muffler round her neck, black hair, a smile

and that’s all I saw, the flashing
of the lights from the windows
but this woman

the hum of electricity sits in the air, dissipates with the memory
of the train
leaves a delicious softness

I go home, we make love

Catherine Edmunds reinvented herself as a writer and artist after twenty years as a professional musician. Works in print include poetry, stories and novels. 2015 will see publication of a wartime biography of her mother and a collaborative illustrated novel.


Vanessa Gebbie – South Rim, Grand Canyon

South Rim, Grand Canyon

Which strata holds our broken bones?
Which holds my greenstick
sisters, bruised-shin ballerinas,
smile-for-the-camera girls?
Beside us a photographer sways,
triangulating for perspective
like the balancing peregrine
who bobs from side to side
to set the distance before the stoop.

We stand higher than the peregrine flies.
Haze blurs the North Rim, ten miles away.
Where are all those the lost grains now,
the eroded Colorado plateau’s sand?
And look – from which strata flew
that Southern blue bird,
to perch in the sun
and dance his colours for us,
more than a mile above the flood?

Vanessa Gebbie’s poetry has found success in a few competitions and appeared in various publications and anthologies. Her  pamphlet The Half-life of Fathers (Pighog) was selected among the best of 2014 by the TLS. She is also a published novelist and short story writer, and contributing editor of the text book Short Circuit – Guide to the Art of the Short Story (Salt).

Susan Castillo – Boiling a Frog

Boiling a Frog

It’s lovely here in the cauldron.
When the sun rose, I saw the water,
the blue green ripples, on the stove
leapt straight in.

Now I float on my back, inflate/deflate my belly.
I croak in Ribbet Ribbet glee.
Bubbles begin to rise
burst slow against my skin.

Actually it’s getting warm in here.
Relaxing, I suppose, but just a bit
uncomfortable and hot. Steam rises,
spirals into air.

I see a face appear, look down at me,
sharpen a knife, prepare to spear me
with a fork, slice me into
tasty well-cooked morsels.

Susan Castillo Street is a Louisiana expatriate and academic who lives in the Sussex countryside. She is Harriet Beecher Stowe Professor Emeritus, King’s College, University of London, and has published a book of poems titled The Candlewoman’s Trade (Diehard Press, 2003).  Her second collection, Abiding Chemistry, is forthcoming later this spring from Aldrich Press.  Her poems have appeared in The Missing Slate, The Stare’s Nest, Nutshells and Nuggets, I Am Not a Silent Poet, Snakeskin, Literature Today, York Mix), She is a member of three poetry groups, The Conduit Street Poets (London), 52, and Slant 2015.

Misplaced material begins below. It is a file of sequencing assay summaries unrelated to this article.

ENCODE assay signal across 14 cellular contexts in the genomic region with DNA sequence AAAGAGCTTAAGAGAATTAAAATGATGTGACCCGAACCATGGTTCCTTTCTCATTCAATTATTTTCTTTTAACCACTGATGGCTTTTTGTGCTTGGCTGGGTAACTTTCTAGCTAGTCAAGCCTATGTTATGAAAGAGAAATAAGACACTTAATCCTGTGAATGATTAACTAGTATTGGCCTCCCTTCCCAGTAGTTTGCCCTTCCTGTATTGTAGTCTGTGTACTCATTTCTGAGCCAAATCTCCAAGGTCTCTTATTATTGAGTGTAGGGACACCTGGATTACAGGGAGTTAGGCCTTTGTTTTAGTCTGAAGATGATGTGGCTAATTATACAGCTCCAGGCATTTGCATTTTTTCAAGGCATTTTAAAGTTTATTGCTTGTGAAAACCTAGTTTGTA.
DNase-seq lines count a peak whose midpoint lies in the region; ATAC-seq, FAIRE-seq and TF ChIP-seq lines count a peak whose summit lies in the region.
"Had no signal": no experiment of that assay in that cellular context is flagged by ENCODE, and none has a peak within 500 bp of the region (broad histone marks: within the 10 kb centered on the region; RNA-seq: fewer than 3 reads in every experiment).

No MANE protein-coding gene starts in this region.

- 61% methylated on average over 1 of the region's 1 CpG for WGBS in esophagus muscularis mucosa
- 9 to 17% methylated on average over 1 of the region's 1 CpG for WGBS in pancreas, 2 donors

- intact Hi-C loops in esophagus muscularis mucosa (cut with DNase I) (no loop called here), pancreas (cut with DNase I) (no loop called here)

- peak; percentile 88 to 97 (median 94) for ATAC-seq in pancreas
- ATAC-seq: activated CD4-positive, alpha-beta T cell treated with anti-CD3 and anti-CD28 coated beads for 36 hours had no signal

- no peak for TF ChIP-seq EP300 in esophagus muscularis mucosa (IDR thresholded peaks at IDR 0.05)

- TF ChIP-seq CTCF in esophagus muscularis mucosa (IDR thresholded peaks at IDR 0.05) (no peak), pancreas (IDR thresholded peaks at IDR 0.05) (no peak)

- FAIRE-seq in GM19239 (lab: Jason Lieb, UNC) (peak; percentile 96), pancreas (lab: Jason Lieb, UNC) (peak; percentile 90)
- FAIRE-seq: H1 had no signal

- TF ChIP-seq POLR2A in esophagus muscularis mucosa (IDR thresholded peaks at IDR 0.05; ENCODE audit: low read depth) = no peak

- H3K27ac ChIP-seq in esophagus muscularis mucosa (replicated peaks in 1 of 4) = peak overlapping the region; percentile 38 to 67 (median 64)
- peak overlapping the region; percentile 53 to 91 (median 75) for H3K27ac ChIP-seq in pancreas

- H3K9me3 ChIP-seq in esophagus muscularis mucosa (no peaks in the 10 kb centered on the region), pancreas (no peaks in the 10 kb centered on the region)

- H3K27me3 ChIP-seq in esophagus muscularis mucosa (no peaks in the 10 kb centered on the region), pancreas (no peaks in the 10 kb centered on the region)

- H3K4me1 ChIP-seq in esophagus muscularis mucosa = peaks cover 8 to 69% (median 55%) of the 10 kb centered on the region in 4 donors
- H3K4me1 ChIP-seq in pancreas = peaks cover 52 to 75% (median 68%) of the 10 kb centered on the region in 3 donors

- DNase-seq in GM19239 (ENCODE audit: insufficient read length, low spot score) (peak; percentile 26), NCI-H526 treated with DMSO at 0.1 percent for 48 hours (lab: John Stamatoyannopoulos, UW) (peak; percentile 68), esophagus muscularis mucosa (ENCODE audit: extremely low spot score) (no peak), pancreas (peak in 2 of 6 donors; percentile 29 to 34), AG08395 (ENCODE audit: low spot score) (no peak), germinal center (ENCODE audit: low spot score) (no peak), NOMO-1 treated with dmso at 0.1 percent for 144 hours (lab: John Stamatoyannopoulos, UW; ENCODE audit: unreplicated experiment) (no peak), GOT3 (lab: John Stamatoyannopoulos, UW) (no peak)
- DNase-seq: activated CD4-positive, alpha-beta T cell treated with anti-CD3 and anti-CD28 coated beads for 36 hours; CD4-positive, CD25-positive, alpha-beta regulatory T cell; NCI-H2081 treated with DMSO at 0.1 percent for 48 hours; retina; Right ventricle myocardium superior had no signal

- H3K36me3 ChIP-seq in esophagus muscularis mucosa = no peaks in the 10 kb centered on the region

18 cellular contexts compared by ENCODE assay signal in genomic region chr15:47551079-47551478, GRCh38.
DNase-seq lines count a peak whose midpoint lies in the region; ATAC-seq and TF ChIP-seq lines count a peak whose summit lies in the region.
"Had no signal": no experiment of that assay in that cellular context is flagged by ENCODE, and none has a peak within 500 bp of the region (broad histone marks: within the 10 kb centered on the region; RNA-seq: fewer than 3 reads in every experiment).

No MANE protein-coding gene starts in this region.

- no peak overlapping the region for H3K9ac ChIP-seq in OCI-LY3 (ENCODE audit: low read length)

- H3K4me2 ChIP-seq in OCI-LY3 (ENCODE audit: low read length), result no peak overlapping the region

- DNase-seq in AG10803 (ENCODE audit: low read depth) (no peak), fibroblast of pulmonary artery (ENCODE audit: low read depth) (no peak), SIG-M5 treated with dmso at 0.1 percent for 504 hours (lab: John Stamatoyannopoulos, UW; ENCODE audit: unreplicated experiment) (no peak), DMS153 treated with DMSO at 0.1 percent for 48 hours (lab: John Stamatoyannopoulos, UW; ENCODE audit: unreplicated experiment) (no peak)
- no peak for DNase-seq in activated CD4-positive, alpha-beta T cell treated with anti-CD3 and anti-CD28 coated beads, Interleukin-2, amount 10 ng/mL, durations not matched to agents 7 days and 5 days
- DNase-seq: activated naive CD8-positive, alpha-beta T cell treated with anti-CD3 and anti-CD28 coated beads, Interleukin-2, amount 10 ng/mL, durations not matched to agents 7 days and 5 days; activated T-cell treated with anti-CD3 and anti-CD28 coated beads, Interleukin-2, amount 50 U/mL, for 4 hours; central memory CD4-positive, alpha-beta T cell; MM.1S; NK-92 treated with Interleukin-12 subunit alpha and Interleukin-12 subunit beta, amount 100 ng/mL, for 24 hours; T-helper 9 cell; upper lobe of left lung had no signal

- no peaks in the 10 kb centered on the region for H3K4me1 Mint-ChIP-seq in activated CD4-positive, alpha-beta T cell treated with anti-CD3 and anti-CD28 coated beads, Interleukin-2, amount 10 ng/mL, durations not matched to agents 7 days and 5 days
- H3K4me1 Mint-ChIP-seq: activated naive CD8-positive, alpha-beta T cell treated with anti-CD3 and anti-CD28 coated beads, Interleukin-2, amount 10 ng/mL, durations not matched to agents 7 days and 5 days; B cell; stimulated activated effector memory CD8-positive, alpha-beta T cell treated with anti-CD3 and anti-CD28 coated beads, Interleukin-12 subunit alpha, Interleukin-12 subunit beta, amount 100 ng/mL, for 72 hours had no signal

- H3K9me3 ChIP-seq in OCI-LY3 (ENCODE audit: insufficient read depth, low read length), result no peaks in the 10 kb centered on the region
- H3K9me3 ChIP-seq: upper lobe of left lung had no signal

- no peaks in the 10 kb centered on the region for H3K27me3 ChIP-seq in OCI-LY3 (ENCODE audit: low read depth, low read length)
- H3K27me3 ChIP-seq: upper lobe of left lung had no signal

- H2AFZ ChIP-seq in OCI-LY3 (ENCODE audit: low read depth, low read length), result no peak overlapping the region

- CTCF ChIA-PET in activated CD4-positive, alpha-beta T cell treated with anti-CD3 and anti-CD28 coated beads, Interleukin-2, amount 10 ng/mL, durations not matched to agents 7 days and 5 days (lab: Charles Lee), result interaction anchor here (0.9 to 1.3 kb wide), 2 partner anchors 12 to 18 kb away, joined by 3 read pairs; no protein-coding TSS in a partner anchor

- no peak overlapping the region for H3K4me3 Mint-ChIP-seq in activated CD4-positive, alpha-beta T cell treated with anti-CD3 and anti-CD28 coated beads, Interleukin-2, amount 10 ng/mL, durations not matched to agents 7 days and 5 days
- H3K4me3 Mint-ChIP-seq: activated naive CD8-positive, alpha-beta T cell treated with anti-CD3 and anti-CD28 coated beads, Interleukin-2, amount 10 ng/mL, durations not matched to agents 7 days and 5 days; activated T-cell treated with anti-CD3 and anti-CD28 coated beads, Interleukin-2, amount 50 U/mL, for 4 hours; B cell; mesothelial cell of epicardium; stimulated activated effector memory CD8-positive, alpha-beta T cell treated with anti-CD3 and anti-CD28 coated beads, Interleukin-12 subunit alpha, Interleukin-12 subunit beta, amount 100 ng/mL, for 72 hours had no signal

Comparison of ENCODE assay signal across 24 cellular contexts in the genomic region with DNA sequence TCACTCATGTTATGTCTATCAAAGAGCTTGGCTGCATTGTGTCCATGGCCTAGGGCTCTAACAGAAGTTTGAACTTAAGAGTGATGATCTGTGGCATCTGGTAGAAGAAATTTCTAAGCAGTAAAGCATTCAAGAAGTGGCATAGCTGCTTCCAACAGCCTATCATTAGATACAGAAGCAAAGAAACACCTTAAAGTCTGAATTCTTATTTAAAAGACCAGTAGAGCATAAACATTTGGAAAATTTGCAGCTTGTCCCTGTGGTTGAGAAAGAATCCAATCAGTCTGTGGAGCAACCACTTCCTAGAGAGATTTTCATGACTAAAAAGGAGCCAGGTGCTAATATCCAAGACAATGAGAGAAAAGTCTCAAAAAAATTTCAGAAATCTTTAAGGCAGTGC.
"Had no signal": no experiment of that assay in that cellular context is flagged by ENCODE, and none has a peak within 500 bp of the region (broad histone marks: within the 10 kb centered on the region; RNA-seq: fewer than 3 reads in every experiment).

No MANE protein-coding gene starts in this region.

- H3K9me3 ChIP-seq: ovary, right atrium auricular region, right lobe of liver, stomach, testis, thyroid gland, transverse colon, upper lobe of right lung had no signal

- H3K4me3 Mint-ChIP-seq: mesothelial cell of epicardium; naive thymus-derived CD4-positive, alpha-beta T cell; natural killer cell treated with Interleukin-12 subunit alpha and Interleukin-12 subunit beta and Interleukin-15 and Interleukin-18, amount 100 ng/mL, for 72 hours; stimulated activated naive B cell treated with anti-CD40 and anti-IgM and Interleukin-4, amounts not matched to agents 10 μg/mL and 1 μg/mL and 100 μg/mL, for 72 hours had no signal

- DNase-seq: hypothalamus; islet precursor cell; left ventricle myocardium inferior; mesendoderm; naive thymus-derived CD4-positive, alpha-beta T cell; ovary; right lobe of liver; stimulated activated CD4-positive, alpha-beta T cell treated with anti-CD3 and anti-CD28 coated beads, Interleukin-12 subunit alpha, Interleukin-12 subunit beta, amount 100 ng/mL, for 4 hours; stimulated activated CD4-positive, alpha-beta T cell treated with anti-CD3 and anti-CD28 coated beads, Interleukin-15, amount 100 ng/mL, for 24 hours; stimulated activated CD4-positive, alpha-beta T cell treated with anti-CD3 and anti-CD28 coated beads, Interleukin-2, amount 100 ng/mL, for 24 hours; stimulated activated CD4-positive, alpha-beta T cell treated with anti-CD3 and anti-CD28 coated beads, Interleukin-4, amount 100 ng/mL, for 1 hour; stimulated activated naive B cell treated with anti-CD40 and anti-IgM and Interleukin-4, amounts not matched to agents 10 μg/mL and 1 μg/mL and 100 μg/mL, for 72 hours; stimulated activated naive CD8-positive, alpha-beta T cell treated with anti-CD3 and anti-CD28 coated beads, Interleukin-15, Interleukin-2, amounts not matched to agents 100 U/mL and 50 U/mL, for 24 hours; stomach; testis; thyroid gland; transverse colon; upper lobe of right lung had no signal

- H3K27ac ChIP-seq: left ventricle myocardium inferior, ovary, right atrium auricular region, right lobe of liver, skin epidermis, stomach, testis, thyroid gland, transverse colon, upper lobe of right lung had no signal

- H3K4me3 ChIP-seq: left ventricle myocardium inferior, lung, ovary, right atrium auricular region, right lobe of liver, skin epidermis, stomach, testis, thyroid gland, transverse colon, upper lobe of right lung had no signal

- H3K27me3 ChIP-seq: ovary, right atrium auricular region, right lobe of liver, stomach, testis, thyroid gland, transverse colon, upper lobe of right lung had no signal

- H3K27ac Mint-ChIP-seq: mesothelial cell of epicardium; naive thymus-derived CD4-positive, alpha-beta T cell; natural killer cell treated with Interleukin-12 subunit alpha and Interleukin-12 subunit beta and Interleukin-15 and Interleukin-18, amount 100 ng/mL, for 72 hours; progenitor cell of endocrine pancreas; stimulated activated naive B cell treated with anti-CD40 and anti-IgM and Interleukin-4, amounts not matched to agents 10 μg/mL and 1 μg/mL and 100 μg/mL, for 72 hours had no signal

Angela Readman – The Poet’s Last Will and Testament

The Poet’s Last Will and Testament

I bequeath to you morning upholstering my chair,
light slicing a dull hour, spread on the rug like my map.
And birds, whom I shall not name, but allow
to make their own introductions, peck words
to the window I saw through. You may find
the glass dirty, the view worn soft as a painter’s brush.
Finger it. Never stop looking out. If there are bees,
recall spilling a box of felt tip pens as a child,
swapping the yellow and black lids, look to insects
on a leaf, feel the wander slow as a palm reader
scribing life and love to a hand. Don’t be surprised
if you find hearts and faces in my room, knotted
into the oak of the desk. Its weeping is done,
sap dried, it will pucker and darken in due time.
The sag in my chair will learn the shape of someone
else’s recline. Fill it with your own behind, roll a page
of moonlight into an Olivetti, and let your name
on cork roll over mine. I can leave you only this. Now.

angela readman’s poetry has won the Mslexia poetry competition, The Charles Causley, and The Essex Poetry Prize. She is also a Costa Short Story Award winning story writer, her story collection Don’t Try This at Home will be published in May by And Other Stories.

Peter Raynard – The Poetry of Party Political Debate

The Poetry of Party Political Debate

The Tories are clear where they stand
With Sonnets and couplets to hand
They will rhyme like old Will, so to sugar the pill
Of more cuts that will blight this fair land.

Labour prefers to go back
To Blair’s speeches on which they will tack
Some lines from a Poet, who’s far from heroic
And will do all he can for the Craic.

The Lib Dems will use pretty prose
Whilst the people take hold of their nose
It used to be sick, to agree with ‘cool’ Nick
But now the whole land will say No.

The Green Party have one MP
Who says it’s the Haiku for me
In seventeen syllables, one can be quite clinical
In saving some trees and a bee.

UKIP are asleep at the back
After six pints in the Woolpack
They think poetry boring, hence all of the snoring
So dream ways to deal out more flak.

The gallery which is packed to the rafters
Now suddenly explodes into laughter
What they’ve heard has been jokes by the Westminster folks
So they’ll hack WikiLeaks for the answer.



Peter Raynard’s poems have appeared in South Bank Poetry, the Morning Star, CALM magazine, New Left Project. He is editor of Proletarian Poetry: poetry of working class lives.; @peter_raynard @proletarianpoet